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An Integrated Framework for Patient Access Staffing Decision

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The challenge of healthcare delivery has attracted widespread attention since the report published by the World Health Organization in 2000, ranking the US 37th in overall health systems performance among

The challenge of healthcare delivery has attracted widespread attention since the report published by the World Health Organization in 2000, ranking the US 37th in overall health systems performance among 191 Member States. In addition, Davis et al. (2007) demonstrated that healthcare costs in the US were higher than all other countries, despite the fact that care was not the better than all other countries. The growing population in the US, combined with continued medical advances, has increased the demand for quality healthcare services. With this growth, however, comes the challenge of managing rising costs and maintaining efficient operations while satisfying patient's service level. Research has explored methods of improvement from system engineering, lean and process improvement, and mathematical programming of healthcare operations, to improve healthcare operations. In this project, we are interested in a patient access (patient registration) problem. The key research question is: what is an optimal decision in terms of patient admitting points considering both hospital cost and service level of patient access? To answer this question, we propose the use of the Queueing Theory to evaluate scenarios in a multi-objective decision setting implemented by Excel VBA (Visual Basic for Application). The first objective is to provide a "generic" Excel-based model with user-friendly interface such that users are able to visualize outcomes by changing chosen parameters and understand model sensitivities. The second objective is to evaluate the use Queueing in this patient access staffing decision. The data was provided by Healthcare Excellence Institute (HEI), a Phoenix-based consulting company which has experience in improving healthcare operation for more than 8 years. HEI has several hospital clients interested in determining the "optimal" number of admitting points which motivates us to develop this research project. Please note due to business confidentiality, the date used in this thesis has been modified.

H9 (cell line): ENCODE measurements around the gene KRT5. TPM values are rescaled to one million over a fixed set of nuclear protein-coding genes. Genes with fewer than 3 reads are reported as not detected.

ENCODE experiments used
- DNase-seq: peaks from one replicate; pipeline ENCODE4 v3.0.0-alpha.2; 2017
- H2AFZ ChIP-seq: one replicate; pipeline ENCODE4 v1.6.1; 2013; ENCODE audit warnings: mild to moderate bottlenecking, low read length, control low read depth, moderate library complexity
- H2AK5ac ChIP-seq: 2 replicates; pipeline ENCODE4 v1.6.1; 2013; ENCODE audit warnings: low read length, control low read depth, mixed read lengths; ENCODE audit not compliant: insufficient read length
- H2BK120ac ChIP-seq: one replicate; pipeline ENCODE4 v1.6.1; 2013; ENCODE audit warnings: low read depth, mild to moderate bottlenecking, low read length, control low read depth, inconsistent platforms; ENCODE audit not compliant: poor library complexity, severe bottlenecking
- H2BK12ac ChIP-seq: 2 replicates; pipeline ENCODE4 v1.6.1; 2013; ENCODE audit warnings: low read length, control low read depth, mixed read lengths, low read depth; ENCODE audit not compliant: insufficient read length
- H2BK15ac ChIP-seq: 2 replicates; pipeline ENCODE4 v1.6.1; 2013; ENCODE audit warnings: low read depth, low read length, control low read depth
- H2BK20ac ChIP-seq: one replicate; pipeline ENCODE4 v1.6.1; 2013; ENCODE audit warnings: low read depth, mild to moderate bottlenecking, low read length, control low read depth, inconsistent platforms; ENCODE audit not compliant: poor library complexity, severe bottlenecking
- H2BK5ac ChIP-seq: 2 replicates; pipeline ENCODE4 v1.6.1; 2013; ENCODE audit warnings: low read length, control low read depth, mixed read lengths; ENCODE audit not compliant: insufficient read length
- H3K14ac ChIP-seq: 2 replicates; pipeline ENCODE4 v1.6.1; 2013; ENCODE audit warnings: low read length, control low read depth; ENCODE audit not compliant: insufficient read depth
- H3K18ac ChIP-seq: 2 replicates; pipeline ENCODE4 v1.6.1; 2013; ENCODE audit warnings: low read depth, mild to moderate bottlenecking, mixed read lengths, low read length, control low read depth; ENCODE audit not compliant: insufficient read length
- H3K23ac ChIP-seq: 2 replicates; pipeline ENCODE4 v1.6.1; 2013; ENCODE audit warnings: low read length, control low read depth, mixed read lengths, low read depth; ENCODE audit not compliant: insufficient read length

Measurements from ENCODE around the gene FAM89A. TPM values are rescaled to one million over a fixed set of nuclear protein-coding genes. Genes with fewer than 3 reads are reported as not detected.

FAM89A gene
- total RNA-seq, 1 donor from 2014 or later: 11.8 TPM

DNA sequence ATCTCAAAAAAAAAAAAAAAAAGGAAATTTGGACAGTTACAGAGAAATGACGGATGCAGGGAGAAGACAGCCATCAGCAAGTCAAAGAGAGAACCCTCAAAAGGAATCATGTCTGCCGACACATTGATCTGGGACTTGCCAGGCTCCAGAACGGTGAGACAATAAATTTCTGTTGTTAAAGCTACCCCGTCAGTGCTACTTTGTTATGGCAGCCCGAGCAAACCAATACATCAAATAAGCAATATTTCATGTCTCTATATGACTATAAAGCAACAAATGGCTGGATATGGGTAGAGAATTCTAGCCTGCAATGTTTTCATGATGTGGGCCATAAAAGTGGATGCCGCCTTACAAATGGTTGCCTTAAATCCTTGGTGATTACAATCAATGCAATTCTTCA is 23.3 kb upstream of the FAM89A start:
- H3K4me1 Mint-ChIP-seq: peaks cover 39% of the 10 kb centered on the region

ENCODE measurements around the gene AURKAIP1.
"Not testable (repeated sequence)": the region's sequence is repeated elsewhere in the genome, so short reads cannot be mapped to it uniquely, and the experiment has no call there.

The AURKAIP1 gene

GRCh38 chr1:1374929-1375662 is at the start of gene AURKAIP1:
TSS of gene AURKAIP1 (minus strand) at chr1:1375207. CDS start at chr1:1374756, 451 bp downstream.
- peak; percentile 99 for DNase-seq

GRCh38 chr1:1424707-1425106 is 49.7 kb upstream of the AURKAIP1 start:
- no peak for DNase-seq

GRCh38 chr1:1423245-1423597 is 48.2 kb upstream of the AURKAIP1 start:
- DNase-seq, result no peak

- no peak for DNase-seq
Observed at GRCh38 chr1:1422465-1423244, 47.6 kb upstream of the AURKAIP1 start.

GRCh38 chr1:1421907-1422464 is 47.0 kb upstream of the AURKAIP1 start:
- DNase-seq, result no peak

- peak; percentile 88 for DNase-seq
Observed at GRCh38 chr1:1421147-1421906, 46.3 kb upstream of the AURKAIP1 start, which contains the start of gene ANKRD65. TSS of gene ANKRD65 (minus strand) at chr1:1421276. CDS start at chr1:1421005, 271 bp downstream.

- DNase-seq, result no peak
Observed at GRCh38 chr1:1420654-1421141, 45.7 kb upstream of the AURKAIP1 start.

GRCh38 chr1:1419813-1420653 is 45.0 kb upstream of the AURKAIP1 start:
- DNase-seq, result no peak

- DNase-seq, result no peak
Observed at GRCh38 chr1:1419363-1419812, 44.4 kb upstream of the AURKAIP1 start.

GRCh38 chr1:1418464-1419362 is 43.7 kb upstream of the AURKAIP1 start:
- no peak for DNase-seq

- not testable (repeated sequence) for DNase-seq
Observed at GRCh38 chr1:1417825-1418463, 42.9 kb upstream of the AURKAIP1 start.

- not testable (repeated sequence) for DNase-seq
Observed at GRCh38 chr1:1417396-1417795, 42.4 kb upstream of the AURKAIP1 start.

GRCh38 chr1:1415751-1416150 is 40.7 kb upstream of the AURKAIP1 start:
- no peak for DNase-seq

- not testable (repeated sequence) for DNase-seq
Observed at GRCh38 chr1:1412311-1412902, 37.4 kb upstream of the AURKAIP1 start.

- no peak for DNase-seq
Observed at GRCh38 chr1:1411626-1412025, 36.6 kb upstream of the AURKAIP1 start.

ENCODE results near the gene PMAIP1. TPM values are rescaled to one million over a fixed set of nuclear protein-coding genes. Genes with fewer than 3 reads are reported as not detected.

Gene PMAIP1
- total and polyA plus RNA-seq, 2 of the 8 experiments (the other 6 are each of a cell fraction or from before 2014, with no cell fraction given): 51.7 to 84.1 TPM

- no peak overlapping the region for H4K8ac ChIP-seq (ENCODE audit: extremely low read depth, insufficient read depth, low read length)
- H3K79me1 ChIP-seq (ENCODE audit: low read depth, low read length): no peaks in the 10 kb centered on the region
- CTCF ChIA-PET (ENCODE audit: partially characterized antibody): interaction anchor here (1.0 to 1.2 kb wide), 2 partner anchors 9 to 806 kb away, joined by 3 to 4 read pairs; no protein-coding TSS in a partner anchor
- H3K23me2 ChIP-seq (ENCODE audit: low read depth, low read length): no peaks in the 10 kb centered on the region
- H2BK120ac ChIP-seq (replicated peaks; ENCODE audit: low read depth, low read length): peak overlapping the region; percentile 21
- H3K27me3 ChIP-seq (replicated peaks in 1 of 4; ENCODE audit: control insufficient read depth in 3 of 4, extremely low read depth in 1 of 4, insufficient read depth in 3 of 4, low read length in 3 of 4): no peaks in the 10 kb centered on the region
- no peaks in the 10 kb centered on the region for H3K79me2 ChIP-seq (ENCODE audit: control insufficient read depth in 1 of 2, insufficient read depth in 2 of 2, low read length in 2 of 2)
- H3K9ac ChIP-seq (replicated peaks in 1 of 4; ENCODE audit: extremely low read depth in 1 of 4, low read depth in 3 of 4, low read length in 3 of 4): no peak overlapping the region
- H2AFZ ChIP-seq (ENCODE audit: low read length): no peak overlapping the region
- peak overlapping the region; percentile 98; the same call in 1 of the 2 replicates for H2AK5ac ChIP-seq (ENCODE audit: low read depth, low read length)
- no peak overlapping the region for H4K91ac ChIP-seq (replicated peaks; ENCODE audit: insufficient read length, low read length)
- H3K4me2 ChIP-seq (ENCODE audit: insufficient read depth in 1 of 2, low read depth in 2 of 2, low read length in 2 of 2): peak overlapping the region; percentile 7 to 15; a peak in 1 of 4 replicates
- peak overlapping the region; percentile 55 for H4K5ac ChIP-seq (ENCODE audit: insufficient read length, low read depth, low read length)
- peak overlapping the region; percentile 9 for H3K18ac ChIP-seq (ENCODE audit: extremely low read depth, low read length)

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  • 2012-05

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Hidden death and social suffering: a critical investigation of suicide, death surveillance, and implications for addressing a complex health burden in Nepal

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Suicide is one of the fastest-growing and least-understood causes of death, particularly in low and middle income countries (LMIC). In low-income settings, where the technical capacity for death surveillance is

Suicide is one of the fastest-growing and least-understood causes of death, particularly in low and middle income countries (LMIC). In low-income settings, where the technical capacity for death surveillance is limited, suicides may constitute a significant portion of early deaths, but disappear as they are filtered through reporting systems shaped by social, cultural, and political institutions. These deaths become unknown and unaddressed. This dissertation illuminates how suicide is perceived, contested, experienced, and interpreted in institutions ranging from the local (i.e., family, community) to the professional (i.e., medical, law enforcement) in Nepal, a country purported to have one of the highest suicide rates in the world. Drawing on a critical medical anthropology approach, I bridge public health and anthropological perspectives to better situate the problem of suicide within a greater social-political context. I argue that these complex, contestable deaths, become falsely homogenized, or lost. During 18 months of fieldwork in Nepal, qualitative, data tracing, and psychological autopsy methodologies were conducted. Findings are shared through three lenses: (1) health policy and world systems; (2) epidemiology and (3) socio-cultural. The first investigates how actors representing familial, legal, and medical institutions perceive, contest, and negotiate suicide documentation, ultimately failing to accurately capture a leading cause of death. Using epidemiologic perspectives, surveillance data from medical and legal agencies are analyzed and pragmatic approaches to better detect and prevent suicidal death in the Nepali context are recommended. The third lens provides perceived explanatory models for suicide. These narratives offer important insights into the material, social, and cultural factors that shape suicidal acts in Nepal. Findings are triangulated to inform policy, prevention, and intervention approaches to reduce suicidal behavior and improve health system capabilities to monitor violent deaths. These approaches go beyond typical psychological investigations of suicide by situating self-inflicted death within broader familial, social, and political contexts. Findings contribute to cultural anthropological theories related to suicide and knowledge production, while informing public health solutions. Looking from the margins towards centers of power, this dissertation explicates how varying institutional numbers can obfuscate and invalidate suffering experienced at local levels.

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  • 2017